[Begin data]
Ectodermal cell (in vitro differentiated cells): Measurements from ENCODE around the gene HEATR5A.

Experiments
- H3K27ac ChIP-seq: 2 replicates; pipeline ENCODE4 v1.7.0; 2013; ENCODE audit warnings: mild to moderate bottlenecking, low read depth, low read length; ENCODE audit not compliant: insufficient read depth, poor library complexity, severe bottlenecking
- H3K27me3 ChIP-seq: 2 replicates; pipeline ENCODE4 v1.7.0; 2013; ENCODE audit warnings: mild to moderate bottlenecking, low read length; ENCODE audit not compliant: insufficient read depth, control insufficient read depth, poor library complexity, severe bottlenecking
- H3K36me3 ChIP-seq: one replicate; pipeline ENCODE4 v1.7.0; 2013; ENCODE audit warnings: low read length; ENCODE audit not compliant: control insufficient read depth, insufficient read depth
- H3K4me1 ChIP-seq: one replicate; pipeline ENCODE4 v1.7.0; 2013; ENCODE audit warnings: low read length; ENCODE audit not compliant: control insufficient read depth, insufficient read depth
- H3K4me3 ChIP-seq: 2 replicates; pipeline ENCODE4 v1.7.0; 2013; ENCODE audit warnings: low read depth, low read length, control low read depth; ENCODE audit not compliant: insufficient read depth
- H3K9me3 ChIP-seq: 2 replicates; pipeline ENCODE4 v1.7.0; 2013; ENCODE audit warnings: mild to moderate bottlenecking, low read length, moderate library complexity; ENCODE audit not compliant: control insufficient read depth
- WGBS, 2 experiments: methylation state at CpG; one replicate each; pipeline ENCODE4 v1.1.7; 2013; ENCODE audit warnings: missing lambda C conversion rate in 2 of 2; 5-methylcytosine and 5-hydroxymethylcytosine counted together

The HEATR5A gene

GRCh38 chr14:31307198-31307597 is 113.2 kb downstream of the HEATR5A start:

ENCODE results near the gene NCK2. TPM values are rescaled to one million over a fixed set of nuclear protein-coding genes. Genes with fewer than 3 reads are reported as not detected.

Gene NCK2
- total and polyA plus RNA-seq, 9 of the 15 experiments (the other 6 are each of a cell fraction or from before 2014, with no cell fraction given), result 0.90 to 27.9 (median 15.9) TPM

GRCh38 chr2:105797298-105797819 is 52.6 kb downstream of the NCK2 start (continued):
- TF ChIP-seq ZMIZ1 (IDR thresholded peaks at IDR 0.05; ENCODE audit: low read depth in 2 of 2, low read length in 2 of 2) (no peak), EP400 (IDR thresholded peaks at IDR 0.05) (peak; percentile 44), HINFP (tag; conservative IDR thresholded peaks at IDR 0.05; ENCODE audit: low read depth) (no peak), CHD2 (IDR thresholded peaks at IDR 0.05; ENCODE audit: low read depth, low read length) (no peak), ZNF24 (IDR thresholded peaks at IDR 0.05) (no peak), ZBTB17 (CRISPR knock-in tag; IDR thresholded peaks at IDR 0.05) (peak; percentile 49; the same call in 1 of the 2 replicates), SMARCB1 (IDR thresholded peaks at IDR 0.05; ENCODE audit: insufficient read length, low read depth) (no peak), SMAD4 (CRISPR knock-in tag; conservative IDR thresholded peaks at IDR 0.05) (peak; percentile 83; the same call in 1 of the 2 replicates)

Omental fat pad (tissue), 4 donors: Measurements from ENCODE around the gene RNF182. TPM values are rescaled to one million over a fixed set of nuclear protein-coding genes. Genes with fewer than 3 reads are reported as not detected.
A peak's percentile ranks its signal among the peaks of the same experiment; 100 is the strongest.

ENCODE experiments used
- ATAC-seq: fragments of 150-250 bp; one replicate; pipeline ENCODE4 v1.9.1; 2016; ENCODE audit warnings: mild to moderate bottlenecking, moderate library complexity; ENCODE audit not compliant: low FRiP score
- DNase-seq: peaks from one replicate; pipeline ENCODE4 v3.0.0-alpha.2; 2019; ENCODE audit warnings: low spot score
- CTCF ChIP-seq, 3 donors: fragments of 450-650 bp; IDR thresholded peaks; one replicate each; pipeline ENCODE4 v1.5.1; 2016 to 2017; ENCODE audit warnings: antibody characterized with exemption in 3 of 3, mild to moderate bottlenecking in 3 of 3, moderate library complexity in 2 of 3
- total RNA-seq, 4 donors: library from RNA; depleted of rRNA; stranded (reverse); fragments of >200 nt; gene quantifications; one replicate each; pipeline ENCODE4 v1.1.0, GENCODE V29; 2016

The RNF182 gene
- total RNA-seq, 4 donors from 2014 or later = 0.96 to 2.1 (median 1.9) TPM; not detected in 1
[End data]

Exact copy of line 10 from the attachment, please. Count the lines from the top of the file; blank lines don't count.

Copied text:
The HEATR5A gene